CRASHSCENE – Hits And Pieces

By Carl Begai

Anyone who became a fan of Canadian bashers Neurosonic during their short but volatile run between 2006 and 2009 will agree the band should have been much bigger than they were. From a commercial standpoint their debut (and only) album, Drama Queen, had plenty of radio potential that was never tapped, and on the live front Neurosonic was known for delivering the same face-melting show for 2,000 or 20 people on any given night. Sadly, frontman/founder Jason Darr unexpectedly pulled the plug on April 1st, 2009 based on his growing discontent with the music industry. One of the most original almost-mainstream bands to come out of Canada in years had been silenced.

Fast forward to March 2012 and the rise of Crashscene, an outfit that is essentially Neurosonic minus Darr with a few new twists thrown into the mix. Bassist Jacen Ekstrom is now up front as lead throat backed by guitarist Troy Healy and drummer Shane Smith, with new faces Ean “E” Scream filling Ekstrom’s old boots and guitarist Josh Volkov. The band’s debut album, I Fall Apart, is a welcome picking up of Neurosonic’s pieces worthy of serious attention.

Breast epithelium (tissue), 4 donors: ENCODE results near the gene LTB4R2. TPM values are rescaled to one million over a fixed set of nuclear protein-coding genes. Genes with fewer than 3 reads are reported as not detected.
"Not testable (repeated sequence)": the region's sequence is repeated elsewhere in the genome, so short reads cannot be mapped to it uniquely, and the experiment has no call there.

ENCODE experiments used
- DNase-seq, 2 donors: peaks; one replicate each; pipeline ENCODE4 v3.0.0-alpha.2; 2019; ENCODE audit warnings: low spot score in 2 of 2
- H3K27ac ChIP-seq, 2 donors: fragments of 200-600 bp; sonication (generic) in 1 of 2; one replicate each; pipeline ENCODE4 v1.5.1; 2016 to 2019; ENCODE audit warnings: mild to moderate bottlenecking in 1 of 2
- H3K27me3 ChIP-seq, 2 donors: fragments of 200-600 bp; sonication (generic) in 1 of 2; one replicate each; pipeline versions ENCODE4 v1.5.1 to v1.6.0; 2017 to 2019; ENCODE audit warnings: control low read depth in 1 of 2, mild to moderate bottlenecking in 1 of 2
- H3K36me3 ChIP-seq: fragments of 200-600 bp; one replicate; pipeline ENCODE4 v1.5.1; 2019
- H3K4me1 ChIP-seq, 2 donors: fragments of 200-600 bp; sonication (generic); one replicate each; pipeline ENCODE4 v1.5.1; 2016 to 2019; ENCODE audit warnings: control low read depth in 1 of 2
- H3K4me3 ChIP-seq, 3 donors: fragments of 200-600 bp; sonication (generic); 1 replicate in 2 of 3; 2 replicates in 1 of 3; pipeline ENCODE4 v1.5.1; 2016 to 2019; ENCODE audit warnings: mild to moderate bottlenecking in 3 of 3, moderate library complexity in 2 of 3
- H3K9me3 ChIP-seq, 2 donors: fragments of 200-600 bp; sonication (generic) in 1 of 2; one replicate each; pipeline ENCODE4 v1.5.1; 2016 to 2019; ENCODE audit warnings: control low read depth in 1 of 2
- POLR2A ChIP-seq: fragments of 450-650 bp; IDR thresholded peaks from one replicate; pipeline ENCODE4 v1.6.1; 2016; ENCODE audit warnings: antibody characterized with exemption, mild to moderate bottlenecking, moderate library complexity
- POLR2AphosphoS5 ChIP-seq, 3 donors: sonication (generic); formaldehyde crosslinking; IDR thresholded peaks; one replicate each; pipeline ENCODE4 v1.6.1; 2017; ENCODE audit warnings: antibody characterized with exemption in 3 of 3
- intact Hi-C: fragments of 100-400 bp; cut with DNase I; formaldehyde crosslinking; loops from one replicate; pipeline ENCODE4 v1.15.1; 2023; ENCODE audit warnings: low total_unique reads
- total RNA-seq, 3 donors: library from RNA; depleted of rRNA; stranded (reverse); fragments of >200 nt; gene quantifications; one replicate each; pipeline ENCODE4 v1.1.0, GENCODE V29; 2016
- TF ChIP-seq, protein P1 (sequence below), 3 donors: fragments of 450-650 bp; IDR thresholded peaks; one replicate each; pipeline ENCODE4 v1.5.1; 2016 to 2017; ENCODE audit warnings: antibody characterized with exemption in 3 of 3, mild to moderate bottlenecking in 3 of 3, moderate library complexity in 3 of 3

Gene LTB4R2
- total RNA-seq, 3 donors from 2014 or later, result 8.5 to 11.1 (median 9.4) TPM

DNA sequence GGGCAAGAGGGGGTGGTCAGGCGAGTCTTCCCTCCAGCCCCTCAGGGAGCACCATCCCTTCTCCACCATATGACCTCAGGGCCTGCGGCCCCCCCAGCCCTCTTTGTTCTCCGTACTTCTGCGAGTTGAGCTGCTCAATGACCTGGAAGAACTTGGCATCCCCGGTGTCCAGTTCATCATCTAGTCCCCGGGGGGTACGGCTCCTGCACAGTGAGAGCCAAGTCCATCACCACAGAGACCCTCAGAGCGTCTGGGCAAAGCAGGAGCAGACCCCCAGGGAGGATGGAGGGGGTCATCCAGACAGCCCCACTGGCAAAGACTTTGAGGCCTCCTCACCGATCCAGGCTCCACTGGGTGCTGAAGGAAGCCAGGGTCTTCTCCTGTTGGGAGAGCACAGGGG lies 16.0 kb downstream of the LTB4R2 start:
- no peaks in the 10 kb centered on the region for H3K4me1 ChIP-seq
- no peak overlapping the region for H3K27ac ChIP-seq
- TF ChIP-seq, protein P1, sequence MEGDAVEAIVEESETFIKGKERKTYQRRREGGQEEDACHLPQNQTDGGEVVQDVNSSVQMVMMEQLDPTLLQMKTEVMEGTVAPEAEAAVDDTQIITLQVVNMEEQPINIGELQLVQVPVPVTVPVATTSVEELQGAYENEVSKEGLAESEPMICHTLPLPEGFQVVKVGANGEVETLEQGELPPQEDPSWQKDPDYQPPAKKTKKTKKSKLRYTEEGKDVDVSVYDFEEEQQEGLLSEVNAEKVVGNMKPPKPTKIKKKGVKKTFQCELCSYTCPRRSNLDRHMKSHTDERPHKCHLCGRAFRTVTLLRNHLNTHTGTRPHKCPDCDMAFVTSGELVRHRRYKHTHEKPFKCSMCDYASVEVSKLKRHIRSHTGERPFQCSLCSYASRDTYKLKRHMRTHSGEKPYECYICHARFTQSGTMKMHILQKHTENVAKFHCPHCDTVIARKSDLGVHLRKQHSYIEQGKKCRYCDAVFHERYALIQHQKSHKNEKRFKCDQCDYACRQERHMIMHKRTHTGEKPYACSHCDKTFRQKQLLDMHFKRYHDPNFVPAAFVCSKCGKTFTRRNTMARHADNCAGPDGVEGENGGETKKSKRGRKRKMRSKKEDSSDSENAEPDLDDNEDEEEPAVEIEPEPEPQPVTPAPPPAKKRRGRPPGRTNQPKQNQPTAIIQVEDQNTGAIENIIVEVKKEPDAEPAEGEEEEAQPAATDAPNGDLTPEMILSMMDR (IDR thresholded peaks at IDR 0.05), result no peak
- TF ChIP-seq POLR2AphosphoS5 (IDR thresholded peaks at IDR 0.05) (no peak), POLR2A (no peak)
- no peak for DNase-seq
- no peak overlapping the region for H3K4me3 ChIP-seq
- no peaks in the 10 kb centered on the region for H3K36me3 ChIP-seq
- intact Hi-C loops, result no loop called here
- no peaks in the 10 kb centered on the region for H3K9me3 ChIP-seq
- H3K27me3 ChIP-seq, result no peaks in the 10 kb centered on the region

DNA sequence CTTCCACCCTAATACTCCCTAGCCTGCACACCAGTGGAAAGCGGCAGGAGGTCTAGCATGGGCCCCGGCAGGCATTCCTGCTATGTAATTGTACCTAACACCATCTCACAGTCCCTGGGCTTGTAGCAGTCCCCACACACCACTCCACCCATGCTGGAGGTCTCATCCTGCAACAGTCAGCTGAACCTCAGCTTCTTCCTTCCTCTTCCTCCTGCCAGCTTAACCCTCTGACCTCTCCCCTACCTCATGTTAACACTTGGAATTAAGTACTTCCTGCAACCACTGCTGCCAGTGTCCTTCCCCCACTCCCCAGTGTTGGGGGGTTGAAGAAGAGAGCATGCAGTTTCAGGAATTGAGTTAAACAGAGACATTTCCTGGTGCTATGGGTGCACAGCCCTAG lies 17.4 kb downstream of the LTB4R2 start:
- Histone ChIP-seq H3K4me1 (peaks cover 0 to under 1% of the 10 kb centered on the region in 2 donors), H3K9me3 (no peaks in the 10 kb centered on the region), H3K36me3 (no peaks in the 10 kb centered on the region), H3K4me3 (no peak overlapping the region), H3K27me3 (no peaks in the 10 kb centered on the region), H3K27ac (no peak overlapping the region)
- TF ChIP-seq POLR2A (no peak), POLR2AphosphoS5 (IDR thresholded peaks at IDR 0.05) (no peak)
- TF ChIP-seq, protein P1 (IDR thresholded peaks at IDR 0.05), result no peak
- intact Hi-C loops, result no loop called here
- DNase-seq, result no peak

“Darr and I are in contact a lot, but he doesn’t want to be in a band anymore because it’s a lot of hard work without a lot of the rewards you’re hoping for,” says Troy Healy of choosing to move forward with Crashscene. “Jacen and I are lifers; we couldn’t run from this if we wanted to (laughs). It’s a blessing and a curse.”

“When we were on the road, me and Jacen talked a lot about writing stuff together if Neurosonic didn’t continue,” he reveals. “There were times when we sat down in a hotel room and jammed on a few things, but we didn’t know if the stuff we were working on would end up on a Neurosonic record or somewhere else, because Crashscene didn’t exist at the time. I think it was the same day I got the call that Darr was packing it in, me and Jacen were on the phone talking about what we were going to do next.”

“Jacen had written six songs and he sent them to me, I was digging them, so I decided to put a few of my songs together, fly to Vancouver and record them with Darr. At that time Jacen was doing some touring with Bif Naked, and he happened to show up at the studio on the same day two of my songs were done. It was like, ‘Hey, cool, come and sing!’ We did a bunch of vocal tweaking because both of Darr and Jacen are amazing vocal writers, so they improved on anything I had down in a massive way. Those two songs ended up being ‘Don’t Tell Me What To Do’ and ‘Against The Wall’.”

Crashscene’s debut boasts the mixing / engineering talents of Randy Staub (Metallica), Mike Fraser (AC/DC) and Paul Silveira (Seal), but there’s no mistaking Jason Darr’s (pictured left) hand on the reins of I Fall Apart. In much the same way he shaped Bif Naked’s post-cancer 2009 comeback album, The Promise, Darr’s industrial rock production values and trademark tweaks give the record a distinctive sound immediately associated with Neurosonic by anyone in-the-know.